How can someone create a trust? It seems like a trick question. In Arizona, someone can create a trust by signing a trust document, transferring assets, or by making a will with trust provisions. Arizona even permits someone to just declare a trust exists.
But can an agent under a power of attorney create a trust for the principal? A recent Massachusetts case raised that question.
The lead-up to the court decision
Lubov Stempniewicz signed a will and a durable financial power of attorney in 2013, when she was 91. She named her brother Edward as agent in the power of attorney. The will replaced her earlier will, signed in 1999.
Four years later, Edward signed a trust for Lubov’s benefit. He signed it three times, actually: once on Lubov’s behalf as settlor, once on her behalf as trustee, and once on behalf of himself as co-trustee. Then he signed deeds transferring two pieces of real property to the trust’s name (again signing as Lubov’s agent). He also transferred her financial accounts — as well as some of his own, apparently — into the trust’s name.
The trust Edward signed left small amounts to each of Lubov’s children and grandchildren. It directed that the bulk of her estate would be held in continuing trust for the benefit of Edward’s own two children.
When Lubov died in 2018, her children and grandchildren sued Edward to recover her estate. They argued that he had no authority under the power of attorney to create the trust, and that it was therefore invalid. They sought a court order directing that Edward held the assets in trust for their benefit, and that he should divide Lubov’s $1.5 million estate among them.
The language of Lubov’s power of attorney actually mentioned trusts in at least two places. In one, it gave Edward the authority to “act for me in all matters that affect a trust….” In another, it authorized Edward to “transfer ownership of any property … to the trustee of a revocable trust I have created….”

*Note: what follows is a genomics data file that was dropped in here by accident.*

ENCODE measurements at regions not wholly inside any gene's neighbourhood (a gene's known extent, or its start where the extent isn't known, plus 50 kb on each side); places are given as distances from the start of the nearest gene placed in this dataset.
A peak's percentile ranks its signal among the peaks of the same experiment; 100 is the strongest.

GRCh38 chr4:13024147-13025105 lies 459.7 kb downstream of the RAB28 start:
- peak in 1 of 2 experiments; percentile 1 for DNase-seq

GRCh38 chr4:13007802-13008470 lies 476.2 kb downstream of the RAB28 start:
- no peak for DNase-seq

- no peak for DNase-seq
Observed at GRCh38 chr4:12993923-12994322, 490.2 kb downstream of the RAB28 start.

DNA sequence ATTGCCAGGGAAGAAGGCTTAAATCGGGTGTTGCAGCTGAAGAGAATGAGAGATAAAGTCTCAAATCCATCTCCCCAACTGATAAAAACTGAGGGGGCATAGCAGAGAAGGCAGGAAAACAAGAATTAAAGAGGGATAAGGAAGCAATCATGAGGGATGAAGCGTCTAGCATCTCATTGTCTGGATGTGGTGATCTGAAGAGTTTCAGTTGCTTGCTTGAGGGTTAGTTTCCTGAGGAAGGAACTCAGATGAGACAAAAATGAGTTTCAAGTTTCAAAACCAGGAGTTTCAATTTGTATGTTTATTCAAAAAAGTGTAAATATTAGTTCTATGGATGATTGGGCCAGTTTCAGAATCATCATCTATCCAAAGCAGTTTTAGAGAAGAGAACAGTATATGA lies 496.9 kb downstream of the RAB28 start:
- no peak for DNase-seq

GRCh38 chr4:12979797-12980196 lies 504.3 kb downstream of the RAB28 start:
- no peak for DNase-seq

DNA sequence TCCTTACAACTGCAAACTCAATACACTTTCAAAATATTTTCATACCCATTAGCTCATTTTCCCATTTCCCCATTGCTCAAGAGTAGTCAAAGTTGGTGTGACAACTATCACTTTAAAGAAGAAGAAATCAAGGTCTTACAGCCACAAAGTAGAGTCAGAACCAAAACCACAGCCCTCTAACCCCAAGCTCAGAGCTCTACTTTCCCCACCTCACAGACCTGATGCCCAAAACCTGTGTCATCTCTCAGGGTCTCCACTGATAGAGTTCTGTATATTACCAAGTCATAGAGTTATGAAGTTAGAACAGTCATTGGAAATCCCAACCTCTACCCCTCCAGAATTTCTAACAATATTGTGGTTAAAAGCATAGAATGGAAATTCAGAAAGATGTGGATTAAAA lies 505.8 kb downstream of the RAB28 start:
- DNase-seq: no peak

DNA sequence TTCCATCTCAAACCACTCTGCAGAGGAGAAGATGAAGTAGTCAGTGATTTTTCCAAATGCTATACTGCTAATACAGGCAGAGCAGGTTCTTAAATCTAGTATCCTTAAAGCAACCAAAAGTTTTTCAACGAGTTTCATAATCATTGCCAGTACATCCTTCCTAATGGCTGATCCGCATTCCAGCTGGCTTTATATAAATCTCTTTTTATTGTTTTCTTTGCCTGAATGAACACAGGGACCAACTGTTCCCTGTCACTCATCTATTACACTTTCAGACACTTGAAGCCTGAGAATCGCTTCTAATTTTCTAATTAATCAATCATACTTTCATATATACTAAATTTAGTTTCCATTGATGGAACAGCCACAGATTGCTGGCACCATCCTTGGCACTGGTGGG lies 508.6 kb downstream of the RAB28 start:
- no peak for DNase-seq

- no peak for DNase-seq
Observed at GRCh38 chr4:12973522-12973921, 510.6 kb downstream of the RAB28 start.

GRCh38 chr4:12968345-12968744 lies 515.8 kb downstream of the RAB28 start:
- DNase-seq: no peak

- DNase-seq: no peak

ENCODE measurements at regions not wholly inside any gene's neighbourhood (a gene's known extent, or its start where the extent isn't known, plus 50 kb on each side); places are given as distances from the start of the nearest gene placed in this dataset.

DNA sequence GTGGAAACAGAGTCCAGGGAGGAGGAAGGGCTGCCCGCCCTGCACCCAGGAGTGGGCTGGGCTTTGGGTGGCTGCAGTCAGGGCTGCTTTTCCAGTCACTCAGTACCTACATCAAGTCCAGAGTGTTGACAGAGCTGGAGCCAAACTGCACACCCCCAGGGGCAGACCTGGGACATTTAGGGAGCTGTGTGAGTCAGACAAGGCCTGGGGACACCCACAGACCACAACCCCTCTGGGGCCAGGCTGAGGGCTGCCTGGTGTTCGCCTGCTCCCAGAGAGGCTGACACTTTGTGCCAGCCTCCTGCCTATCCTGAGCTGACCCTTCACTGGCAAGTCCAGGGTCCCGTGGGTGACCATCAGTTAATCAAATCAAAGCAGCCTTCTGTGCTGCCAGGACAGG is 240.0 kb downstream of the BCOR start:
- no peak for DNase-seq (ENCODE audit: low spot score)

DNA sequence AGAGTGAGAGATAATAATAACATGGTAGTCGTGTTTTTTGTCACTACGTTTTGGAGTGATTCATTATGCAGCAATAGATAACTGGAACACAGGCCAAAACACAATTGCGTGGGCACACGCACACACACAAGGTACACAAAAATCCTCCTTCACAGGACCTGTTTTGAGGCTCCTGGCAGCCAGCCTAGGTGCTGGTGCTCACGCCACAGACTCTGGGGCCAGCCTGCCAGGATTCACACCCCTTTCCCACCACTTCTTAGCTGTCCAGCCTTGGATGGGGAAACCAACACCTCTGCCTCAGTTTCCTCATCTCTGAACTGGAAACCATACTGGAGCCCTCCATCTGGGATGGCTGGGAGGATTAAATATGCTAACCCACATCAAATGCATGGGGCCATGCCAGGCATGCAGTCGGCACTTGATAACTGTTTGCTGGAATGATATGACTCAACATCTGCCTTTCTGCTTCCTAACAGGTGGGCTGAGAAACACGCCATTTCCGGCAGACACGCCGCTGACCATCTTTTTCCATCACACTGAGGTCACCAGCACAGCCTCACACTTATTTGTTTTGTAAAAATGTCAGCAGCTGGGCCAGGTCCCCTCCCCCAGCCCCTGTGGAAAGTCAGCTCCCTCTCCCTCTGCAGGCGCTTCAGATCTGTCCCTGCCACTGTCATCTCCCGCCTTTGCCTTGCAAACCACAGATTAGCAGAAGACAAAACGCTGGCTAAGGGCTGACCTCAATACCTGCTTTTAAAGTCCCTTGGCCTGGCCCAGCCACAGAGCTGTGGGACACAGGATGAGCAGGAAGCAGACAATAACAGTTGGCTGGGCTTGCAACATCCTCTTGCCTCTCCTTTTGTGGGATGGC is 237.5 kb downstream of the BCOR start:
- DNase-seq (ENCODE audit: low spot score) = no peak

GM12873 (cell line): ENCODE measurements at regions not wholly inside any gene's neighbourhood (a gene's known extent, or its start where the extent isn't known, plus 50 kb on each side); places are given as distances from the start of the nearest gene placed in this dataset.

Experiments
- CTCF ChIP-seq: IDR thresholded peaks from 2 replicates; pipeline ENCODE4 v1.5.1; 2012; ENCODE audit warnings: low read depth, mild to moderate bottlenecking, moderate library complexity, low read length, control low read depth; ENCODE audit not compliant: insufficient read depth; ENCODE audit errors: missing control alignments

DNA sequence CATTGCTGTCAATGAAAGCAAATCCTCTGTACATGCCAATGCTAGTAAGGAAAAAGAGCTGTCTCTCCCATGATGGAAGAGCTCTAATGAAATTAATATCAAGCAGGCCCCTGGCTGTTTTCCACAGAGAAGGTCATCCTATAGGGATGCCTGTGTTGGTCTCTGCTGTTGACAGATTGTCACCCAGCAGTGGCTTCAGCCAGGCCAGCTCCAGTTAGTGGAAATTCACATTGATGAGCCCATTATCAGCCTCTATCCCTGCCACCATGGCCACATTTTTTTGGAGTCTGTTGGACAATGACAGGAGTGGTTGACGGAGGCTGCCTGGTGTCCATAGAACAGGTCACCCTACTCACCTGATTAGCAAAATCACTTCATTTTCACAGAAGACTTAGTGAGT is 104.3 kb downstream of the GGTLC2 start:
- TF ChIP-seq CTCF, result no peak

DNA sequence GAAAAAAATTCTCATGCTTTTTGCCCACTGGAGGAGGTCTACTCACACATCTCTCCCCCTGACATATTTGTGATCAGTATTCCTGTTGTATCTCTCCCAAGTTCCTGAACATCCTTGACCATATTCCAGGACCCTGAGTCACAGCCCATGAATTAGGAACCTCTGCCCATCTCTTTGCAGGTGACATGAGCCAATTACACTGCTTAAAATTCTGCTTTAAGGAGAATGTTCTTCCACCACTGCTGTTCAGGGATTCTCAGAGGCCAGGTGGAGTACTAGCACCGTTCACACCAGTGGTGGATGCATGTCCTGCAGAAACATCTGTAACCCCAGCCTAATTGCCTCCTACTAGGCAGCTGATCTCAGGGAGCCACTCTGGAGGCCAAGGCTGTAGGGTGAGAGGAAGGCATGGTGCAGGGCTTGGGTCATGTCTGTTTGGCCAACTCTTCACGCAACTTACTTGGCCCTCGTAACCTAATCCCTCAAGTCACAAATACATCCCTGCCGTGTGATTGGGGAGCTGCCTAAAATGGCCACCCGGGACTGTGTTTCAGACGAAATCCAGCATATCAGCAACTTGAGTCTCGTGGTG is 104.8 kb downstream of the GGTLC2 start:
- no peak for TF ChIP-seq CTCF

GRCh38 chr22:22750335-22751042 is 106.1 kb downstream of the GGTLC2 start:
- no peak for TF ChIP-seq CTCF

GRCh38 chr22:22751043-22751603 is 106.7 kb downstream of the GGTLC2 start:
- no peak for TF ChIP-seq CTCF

The trial judge ruled that those provisions did not give Edward authority to create a trust. The trust he signed was invalid. Thus, he held all trust property for the benefit of Lubov and her estate. Edward appealed.
The Supreme Judicial Court of Massachusetts agreed with the trial judge, and affirmed its holding that the trust was invalid. But that did not mean that all trust assets automatically belonged to Lubov’s estate or children. The state high court remanded the case for the probate judge to determine whether the trust contained any of Edward’s own assets.
Key to the (thoughtfully reasoned) appellate decision was that Massachusetts law does not seem to permit an agent to create a trust for the principal. Or, at least, the law does not permit it in the absence of clear authority in the power of attorney document itself. And the two trust-related provisions in Lubov’s document could only be read to allow Edward to act with regard to existing trusts, not to create a completely new one. Barbetti v. Stempniewicz, June 28, 2022.
The appellate court noted, parenthetically, that Lubov did not consult with any lawyers before signing her new will and power of attorney. Likewise, Edward sought no legal consultation before he tried to create a trust (and transferred assets to it). Would the outcome have been different if a lawyer had been involved? Perhaps. Or perhaps a lawyer might have recognized that there might be concerns about Lubov’s abilities or intentions.
Does Arizona permit an agent to create a trust?
But what about Arizona law? Would the same thing happen if Lubov, Edward and all the property were in Arizona?
Though Arizona does not have a case on point (yet), it seems likely that the result would be pretty similar. Like Massachusetts, Arizona has adopted a version of the Uniform Trust Code. Arizona’s version says that a trust can be created only if “the settlor has capacity to create a trust.” Of course, it might be that Lubov had capacity and that Edward created the trust with her understanding and express approval. But if she lacked capacity, Arizona’s law seems to suggest that an agent could not create a trust.
But what if Arizona law applied and the power of attorney expressly and unequivocally authorized Edward to create (and fund) a trust? Might the trust have been valid then?
The answer is unsettled. Express language in a power of attorney would clearly be more helpful. But the Arizona version of the Uniform Trust Code seems to indicate that the only exception to the requirement that the settlor be competent is when a probate court approves the trust. Arizona does have a relatively simple and efficient mechanism for seeking court approval for such a single transaction. That process would have provided Lubov’s family with notice and an opportunity to weigh in on the trust’s terms, at least.